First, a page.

Although the objectives of this study, utilisation and quality, are highly relevant for the further development of respite offers and community services, a systematic search of three databanks - Medline®, PsychINFO®, and Cinahl® - shows that there has been little scientific research in these areas to date. Our study is the first which is concerned with support groups specifically for dementia caregivers and at the same time investigates the predictors for utilisation and indicators of the quality of support groups.
The sample of family caregivers was taken in four regions throughout Germany, which were suitable from the point of view of urban and rural with varying coverage of support groups. It was not, however, a representative sampling. By using various recruiting pathways, the medical services of Health Insurance companies, regional offices of the Alzheimer's Society and other caregiver counselling centres, it was possible to reach family caregivers with varying experience of support groups.
The response rate was more than 20%. This value corresponds exactly with the empirically-established response in anonymously written surveys of family caregivers who received no reward for answering [18
]. However, a recruitment bias cannot be excluded. The frequencies of the individual quality criteria should therefore be seen as orientation values. But by using various recruiting pathways, it was possible to affirm that a substantial fraction of family caregivers had never used support groups previously, as was to be expected in a representative sample. The fact that over 50% were non-users has also been seen in other studies about various respite offers [10
It can be confirmed that support groups are comparatively well known (awareness level 70%). The level of awareness is similar to the 59% seen in a study by Toseland et al. [12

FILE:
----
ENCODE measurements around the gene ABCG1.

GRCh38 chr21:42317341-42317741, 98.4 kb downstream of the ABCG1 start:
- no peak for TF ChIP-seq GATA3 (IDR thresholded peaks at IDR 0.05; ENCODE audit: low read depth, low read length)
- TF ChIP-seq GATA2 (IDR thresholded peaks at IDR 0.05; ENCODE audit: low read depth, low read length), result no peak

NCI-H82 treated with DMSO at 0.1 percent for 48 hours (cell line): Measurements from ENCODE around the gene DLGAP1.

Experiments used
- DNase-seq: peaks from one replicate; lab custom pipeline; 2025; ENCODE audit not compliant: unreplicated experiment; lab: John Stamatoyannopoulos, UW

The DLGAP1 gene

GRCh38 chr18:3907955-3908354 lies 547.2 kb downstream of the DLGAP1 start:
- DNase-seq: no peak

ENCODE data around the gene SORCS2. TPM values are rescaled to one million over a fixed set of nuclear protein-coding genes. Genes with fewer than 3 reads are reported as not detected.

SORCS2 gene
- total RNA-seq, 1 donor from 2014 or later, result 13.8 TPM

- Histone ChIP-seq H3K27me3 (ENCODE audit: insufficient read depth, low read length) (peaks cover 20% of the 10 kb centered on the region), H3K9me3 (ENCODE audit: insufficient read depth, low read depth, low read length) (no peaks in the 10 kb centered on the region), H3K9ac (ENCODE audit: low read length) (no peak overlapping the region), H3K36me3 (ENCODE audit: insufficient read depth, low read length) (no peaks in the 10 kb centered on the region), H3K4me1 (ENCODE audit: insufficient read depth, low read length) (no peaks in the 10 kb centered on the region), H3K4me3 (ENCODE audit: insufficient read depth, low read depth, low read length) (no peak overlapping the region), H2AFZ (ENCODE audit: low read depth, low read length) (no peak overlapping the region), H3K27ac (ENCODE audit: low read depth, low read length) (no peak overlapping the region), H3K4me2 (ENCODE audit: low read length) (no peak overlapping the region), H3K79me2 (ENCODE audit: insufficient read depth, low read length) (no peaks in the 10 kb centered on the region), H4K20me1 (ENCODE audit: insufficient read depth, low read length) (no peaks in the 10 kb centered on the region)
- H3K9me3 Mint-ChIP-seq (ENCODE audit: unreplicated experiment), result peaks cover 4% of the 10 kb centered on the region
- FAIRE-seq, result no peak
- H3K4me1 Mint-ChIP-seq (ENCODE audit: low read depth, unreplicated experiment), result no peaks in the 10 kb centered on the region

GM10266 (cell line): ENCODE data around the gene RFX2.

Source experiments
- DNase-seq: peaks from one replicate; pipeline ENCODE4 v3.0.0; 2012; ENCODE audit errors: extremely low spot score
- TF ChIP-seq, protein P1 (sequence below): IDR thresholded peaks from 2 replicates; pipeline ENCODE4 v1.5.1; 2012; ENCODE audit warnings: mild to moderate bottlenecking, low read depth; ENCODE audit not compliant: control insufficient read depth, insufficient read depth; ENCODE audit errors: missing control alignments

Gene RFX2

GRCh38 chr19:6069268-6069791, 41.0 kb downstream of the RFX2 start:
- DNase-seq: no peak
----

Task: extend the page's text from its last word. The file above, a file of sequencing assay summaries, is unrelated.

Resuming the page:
], hence the first pre-requirement for utilisation is fulfilled. Brodaty et al. [20
] however report that the utilisation of respite offers by family caregivers is low, even though these are well known and even when the services are free of charge [21
]. This means that there must be other, more significant variables that determine utilisation. In our study, the family caregivers' assessment of need of support groups ("I need them") is a highly significant predictor for using them.
In a study by Toseland et al. [22
], it was demonstrated that the assessment of need is not a significant predictor for utilisation in the range of professional health and human services. However, it must be taken into consideration that this study is not specific to any one offer. Utilisation which depends on how well known the offer is, is significantly moderated by the assessment of need when the utilisation refers to a single service, as in our study. Here 30% said that they needed support groups urgently or very urgently. This percentage is three times as high as in Toseland et al. [12
] (9.0%) and about twice as high as in a study by Colantonio et al. [23
But the results of studies by Monahan et al. [24
] and Burks et al. [25